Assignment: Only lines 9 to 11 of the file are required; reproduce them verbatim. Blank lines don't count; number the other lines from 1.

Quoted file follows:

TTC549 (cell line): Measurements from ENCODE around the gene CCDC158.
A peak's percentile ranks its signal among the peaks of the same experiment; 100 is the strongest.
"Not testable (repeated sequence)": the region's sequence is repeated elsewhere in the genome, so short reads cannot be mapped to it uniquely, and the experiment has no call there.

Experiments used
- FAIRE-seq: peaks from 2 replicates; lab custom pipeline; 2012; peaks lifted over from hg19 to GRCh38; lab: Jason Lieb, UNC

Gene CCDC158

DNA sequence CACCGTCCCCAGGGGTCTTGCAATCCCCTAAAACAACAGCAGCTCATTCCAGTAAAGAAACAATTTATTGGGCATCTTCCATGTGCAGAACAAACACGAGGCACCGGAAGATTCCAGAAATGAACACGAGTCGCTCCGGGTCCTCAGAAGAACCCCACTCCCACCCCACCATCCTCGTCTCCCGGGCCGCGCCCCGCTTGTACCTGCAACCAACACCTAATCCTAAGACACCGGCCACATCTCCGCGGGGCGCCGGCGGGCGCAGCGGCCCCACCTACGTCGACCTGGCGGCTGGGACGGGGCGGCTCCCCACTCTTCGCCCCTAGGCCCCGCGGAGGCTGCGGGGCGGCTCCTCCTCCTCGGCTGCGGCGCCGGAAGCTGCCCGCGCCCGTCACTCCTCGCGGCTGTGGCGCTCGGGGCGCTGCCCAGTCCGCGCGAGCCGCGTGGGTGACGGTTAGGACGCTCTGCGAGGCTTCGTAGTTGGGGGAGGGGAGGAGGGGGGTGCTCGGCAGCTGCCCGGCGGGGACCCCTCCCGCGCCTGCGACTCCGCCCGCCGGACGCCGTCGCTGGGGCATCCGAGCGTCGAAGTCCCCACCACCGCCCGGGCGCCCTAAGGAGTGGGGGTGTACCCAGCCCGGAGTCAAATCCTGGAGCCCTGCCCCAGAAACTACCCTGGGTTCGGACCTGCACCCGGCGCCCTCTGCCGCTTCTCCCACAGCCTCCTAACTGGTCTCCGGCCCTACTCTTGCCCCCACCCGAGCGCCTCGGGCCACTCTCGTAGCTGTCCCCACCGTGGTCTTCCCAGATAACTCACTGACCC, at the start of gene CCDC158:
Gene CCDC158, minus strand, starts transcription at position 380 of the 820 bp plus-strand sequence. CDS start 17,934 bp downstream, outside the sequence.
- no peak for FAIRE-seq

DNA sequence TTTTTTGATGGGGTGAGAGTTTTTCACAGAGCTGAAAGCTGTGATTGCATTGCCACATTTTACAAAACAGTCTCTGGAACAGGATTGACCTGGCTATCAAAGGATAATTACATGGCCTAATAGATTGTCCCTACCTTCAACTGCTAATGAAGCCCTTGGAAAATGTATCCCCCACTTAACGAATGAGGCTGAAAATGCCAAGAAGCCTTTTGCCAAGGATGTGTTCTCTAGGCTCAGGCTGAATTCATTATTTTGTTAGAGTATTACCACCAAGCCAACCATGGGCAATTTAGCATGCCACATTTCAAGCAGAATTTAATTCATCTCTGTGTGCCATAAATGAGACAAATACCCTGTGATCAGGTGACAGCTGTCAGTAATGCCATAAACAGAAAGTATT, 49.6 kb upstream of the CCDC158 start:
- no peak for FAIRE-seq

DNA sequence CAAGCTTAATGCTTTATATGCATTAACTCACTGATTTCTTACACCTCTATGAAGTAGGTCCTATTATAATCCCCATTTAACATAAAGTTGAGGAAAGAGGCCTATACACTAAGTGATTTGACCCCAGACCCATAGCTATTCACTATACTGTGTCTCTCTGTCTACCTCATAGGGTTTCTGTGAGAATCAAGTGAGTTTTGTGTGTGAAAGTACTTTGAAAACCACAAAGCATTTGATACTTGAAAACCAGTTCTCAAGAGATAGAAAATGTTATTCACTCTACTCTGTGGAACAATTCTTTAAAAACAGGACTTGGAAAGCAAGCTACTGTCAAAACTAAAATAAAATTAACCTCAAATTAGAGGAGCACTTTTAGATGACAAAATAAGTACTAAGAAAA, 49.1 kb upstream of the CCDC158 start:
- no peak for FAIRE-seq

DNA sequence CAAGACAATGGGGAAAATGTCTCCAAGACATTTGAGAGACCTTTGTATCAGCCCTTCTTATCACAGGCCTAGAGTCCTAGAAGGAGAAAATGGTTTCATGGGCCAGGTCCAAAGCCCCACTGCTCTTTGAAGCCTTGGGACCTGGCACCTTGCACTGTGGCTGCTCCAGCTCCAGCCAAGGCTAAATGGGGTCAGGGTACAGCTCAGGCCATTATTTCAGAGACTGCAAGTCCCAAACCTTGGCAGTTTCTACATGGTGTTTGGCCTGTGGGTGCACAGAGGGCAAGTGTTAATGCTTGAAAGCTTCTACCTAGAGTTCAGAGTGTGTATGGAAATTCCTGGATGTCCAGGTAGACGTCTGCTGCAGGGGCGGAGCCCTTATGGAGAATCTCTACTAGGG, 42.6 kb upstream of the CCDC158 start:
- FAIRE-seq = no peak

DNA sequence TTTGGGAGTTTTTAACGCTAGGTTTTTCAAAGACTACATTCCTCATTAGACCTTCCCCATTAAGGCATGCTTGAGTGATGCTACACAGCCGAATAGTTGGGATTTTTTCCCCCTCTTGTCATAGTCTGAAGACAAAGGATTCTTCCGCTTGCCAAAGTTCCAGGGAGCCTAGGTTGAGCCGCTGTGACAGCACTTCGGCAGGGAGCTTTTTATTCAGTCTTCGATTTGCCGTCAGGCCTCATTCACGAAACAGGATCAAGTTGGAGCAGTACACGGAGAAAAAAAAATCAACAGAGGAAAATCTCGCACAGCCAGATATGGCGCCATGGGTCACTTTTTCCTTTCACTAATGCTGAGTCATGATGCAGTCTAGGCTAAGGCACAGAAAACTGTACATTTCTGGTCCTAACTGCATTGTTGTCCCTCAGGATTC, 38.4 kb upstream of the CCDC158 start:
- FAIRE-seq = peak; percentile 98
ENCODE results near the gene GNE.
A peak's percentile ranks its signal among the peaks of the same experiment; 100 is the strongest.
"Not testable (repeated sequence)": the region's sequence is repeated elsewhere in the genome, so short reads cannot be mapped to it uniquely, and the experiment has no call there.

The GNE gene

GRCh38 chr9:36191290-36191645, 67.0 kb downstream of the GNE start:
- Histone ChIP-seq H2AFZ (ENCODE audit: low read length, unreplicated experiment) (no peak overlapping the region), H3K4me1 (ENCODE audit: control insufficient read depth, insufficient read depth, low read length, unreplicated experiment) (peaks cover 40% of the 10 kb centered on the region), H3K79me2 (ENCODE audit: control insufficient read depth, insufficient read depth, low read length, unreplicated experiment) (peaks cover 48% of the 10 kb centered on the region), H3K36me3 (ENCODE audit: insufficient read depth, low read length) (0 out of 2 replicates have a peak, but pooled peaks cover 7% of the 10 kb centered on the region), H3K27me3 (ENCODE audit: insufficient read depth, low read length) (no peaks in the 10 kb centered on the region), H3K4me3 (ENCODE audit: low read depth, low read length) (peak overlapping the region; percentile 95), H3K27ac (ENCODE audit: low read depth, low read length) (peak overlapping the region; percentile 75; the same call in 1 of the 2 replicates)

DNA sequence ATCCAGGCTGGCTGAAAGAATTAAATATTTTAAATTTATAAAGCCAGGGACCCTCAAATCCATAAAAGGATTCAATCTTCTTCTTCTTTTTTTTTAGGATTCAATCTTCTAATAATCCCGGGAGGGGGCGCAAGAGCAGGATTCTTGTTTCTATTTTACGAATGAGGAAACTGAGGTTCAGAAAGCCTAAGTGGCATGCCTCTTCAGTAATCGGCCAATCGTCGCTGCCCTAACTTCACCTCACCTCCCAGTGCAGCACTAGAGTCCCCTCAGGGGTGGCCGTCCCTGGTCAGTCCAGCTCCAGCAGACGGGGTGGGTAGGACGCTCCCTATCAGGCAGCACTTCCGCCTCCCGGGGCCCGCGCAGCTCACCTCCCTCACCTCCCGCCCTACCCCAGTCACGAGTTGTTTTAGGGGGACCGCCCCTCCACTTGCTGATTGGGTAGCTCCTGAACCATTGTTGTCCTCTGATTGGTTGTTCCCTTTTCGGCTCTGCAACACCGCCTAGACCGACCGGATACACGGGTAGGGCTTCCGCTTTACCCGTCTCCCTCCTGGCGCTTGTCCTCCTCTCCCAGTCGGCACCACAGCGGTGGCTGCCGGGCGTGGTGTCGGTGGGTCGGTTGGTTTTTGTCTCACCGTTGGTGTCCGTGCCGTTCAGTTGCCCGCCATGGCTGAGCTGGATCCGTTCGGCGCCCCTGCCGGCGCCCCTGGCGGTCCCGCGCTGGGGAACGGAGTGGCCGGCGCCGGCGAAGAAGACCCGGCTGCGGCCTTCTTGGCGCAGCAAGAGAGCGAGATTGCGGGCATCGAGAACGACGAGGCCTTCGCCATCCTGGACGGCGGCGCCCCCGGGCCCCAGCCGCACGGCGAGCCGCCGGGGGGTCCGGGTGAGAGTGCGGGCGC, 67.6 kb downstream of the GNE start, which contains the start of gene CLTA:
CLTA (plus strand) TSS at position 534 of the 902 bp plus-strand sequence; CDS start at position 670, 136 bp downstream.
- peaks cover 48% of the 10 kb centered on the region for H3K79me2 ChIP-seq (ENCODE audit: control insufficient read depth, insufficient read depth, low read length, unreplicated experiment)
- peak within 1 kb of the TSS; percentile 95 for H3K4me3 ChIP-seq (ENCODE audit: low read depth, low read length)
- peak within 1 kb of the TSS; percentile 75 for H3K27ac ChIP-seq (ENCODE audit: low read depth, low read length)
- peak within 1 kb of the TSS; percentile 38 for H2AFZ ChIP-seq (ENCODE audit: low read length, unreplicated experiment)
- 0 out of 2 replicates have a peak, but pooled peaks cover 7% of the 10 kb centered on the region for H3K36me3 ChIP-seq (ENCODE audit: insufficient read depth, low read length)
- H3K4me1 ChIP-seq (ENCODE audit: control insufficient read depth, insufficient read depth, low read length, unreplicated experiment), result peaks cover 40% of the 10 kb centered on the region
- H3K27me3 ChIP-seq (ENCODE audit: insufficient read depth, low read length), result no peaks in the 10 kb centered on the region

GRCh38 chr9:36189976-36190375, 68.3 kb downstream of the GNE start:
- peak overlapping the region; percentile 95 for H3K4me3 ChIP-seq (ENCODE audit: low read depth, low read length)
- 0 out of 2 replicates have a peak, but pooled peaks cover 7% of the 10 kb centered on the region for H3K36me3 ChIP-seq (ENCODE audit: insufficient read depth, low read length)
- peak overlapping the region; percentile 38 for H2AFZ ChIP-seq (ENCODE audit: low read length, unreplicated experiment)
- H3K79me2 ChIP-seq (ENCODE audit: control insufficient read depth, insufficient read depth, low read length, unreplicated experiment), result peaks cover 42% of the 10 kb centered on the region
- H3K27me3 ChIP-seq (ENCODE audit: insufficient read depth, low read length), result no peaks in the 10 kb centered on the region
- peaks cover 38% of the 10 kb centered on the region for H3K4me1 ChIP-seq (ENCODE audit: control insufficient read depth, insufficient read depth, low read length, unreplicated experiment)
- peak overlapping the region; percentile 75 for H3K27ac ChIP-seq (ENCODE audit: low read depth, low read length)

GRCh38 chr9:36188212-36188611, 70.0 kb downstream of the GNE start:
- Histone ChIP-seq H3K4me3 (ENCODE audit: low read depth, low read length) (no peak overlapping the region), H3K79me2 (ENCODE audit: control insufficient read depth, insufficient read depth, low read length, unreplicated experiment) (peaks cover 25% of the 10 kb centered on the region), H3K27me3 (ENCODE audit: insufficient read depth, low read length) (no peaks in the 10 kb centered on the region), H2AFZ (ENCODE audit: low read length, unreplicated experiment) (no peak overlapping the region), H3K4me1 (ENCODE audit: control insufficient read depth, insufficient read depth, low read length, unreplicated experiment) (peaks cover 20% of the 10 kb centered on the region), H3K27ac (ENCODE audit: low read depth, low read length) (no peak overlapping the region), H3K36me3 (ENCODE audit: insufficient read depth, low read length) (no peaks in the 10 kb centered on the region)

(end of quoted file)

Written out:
- no peak for FAIRE-seq

DNA sequence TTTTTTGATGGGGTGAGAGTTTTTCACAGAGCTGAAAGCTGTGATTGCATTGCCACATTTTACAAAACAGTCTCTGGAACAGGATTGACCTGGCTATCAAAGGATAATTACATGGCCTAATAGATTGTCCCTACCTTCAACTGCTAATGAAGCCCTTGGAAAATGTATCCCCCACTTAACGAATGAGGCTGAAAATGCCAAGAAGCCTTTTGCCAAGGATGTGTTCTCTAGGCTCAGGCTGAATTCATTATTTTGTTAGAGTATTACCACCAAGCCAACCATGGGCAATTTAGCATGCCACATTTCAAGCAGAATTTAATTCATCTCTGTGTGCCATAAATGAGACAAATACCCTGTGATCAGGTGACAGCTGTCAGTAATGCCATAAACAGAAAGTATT, 49.6 kb upstream of the CCDC158 start:
- no peak for FAIRE-seq